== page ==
However, I’m with the critics of culture to a point. Even the lofty ideals of the Big Dream  do not escape getting co-opted.  Absorbed into the dominant power reality, peace and love become words for Marine recruitment or selling life insurance, (or war and hate).  As a checks and balance, something else is needed to make local culture fully inclusive. I’m calling that element ambivalence.  

Going local, back to the land, whatever one takes as the moral lifestyle choice, has to have ambivalence in it.  The best known and more conventionally attractive “destinational draw” for peacenik dreamers since the 1960’s –  going back to Thomas Jefferson and the republican ideal –  has been rural places, not small rustbelt cities.  Obviously, local culture rests upon local agriculture but there are risks in finding ourselves in the pastoral – or any – ideal.  Without the crisis of ambivalence there’s no push to let go of default caste identity (or, saying the same thing but on a different level,  to come down into the body).  And of course, in some locales, especially in the South,  the very social glue of white local identity is racism.  That it might also be ours is an idea we rarely entertain!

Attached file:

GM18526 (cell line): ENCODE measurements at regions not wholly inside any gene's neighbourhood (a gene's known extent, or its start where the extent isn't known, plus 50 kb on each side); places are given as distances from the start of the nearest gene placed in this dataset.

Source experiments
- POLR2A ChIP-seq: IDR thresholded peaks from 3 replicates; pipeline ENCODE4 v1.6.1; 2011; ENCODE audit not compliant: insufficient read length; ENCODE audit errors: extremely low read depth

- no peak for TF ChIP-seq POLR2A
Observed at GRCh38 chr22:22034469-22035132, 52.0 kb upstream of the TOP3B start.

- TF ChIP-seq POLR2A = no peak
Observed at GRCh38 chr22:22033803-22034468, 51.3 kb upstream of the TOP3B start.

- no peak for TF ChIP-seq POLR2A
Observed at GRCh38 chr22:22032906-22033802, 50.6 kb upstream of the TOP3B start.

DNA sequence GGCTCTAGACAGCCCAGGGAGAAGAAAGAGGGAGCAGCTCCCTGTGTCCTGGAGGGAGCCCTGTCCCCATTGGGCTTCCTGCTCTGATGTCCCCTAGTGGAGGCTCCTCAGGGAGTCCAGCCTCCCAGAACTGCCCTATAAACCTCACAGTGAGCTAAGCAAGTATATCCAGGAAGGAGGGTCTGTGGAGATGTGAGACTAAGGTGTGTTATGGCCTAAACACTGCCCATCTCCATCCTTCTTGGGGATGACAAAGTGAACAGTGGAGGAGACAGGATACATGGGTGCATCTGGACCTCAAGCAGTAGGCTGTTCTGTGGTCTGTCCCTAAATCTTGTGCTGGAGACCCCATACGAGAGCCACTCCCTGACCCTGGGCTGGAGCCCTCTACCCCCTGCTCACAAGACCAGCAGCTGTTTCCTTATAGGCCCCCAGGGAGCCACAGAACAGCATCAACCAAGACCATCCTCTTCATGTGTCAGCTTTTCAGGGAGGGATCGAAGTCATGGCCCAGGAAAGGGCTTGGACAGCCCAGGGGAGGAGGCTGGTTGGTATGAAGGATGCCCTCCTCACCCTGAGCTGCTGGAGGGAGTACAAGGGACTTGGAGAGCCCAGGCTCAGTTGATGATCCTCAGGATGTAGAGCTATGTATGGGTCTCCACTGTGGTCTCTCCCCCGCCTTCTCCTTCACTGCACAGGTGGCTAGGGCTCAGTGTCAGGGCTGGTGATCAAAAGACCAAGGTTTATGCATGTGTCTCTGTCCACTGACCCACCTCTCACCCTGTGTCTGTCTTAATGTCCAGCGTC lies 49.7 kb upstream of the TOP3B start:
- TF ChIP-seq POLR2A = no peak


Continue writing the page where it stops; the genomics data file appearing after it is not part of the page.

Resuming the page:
But some of us white liberals remain deeply troubled by the intractable evil of unconscious racist and caste identity and entrenched power structures; the crucial thing may be when one realizes the voice coming from the lower caste people in our society tells me something important about myself. It tells me there is a shadow side of myself I really do not know!  I take seriously the suggestion coming from a James Baldwin or a Malcolm X that it’s white people who need to change if there’s to be a change in the caste reality. Given this, its possible a locality about which one is ambivalent, as I am in Utica with its mixed racial, ethnic and income environment, and its dreadfully stuck politics, offers something completely necessary to escaping caste identity and necessary I add to embodiment in our own depth of soul.